"I am lucky for my international schooling experience," Verdon-Diamond said. "If you just speak French that it is not good enough. The international language is English."

Tuesday 15 April 2014

Witnessing some Justin Trudeaumania in St. Michel; tough talk about PQ

I experienced a little Trudeaumania today—as in Federal  Liberal Party leader Justin Trudeau- when he dropped by John F. Kennedy High School in St. Michel for the inauguration of a new student support centre bearing his late father’s name. The Pierre Elliott Trudeau Student Support Centre will provide comprehensive support service to all students, Secondary I through V. It is designed to provide additional assistance to students who request this help or for those who are referred by school staff. 

Now I should say that I have used this headline in previous articles about Justin and he has personally shared with me that he is not crazy about the comparative wording used for his late dad, our  former Prime Minister. However, when you see the reaction when Justin shows up to speak the excitement in the audience is overwhelming.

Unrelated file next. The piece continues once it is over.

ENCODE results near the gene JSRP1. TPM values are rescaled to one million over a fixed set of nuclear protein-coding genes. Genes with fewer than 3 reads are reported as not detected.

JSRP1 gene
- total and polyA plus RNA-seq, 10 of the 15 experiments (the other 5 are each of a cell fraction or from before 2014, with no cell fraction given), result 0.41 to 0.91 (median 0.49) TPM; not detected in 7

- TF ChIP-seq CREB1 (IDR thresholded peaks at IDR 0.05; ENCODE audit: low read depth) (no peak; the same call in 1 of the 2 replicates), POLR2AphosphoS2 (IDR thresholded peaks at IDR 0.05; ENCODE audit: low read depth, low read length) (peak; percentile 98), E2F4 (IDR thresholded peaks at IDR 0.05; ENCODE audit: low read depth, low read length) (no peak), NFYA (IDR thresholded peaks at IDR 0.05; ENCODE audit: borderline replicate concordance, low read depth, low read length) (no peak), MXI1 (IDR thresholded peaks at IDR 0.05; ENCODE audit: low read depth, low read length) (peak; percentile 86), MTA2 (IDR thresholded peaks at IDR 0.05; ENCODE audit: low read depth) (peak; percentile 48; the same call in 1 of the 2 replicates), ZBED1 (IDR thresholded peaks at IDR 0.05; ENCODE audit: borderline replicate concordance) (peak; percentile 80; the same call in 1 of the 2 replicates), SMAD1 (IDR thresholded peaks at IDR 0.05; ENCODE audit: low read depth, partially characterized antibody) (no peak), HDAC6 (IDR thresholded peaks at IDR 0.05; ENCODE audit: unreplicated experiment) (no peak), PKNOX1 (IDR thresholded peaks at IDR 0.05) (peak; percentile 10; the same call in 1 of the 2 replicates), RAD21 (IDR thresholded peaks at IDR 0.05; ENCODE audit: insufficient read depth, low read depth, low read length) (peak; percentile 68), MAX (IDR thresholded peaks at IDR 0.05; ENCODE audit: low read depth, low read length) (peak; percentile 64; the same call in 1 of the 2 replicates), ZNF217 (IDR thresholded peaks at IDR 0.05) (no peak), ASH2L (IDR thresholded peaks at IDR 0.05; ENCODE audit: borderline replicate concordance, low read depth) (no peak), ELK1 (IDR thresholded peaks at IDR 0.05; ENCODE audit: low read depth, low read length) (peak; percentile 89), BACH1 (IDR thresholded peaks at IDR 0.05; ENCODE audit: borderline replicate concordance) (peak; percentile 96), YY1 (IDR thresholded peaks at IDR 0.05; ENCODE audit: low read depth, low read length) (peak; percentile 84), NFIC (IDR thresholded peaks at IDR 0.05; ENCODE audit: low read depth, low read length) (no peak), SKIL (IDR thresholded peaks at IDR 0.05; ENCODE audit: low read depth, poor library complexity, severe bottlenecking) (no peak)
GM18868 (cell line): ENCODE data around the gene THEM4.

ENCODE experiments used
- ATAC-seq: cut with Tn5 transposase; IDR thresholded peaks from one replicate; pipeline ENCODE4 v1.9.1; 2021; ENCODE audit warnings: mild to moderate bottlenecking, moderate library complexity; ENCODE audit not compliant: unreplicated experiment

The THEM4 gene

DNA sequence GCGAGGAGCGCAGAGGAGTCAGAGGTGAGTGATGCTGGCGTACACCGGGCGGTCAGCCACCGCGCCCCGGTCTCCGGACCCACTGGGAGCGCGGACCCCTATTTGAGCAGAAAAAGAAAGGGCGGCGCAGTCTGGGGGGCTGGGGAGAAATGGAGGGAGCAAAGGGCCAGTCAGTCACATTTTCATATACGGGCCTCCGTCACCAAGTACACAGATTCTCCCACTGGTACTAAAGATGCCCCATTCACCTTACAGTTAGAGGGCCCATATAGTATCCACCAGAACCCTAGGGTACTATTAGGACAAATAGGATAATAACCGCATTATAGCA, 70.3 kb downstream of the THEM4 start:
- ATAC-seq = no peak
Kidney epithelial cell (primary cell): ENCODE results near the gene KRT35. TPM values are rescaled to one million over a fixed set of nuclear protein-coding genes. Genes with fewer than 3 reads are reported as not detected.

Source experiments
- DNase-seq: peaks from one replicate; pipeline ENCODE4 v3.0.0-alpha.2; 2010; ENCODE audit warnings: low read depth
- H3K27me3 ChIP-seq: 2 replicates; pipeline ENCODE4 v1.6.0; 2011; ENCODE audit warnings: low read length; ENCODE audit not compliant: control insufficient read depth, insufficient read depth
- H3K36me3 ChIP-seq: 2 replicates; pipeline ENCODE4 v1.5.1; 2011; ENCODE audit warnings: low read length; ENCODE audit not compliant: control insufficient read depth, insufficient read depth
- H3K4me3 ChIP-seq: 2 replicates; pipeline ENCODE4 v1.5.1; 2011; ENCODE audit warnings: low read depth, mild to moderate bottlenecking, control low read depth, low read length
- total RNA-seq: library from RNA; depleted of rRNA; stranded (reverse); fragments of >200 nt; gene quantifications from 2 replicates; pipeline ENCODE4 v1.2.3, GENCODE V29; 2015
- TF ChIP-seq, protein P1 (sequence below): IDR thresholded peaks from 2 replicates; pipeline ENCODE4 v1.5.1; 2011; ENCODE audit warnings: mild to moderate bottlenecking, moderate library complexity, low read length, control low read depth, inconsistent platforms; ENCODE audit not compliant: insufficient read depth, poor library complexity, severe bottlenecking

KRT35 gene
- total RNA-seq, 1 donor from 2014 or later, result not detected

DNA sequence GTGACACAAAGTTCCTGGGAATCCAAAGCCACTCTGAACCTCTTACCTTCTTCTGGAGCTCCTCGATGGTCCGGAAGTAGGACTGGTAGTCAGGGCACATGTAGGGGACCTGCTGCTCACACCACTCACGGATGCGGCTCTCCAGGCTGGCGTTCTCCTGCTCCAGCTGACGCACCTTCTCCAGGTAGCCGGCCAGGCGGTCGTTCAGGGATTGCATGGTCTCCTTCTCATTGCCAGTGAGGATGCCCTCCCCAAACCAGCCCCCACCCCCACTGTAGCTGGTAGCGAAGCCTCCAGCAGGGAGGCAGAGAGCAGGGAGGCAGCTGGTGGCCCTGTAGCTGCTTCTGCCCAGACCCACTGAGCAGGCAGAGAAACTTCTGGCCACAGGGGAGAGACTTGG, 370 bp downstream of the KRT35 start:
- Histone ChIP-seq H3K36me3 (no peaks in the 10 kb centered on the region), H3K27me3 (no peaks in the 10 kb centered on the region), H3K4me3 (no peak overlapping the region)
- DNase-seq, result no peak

This all started well before Justin went into active politics as the Member of Parliament for East End Papineau in 2008. His memorable speech at his dad’s funeral made him an instant icon. We all knew he was destined for politics, even when he began his vocational career as a high school teacher in British Columbia. Now he is preparing to run for Prime Minister of Canada. The next federal election in October 2015 will be one amazing race to watch: incumbent PM Stephen Harper,charismatic NDP leader Tom Mulcair and Trudeau.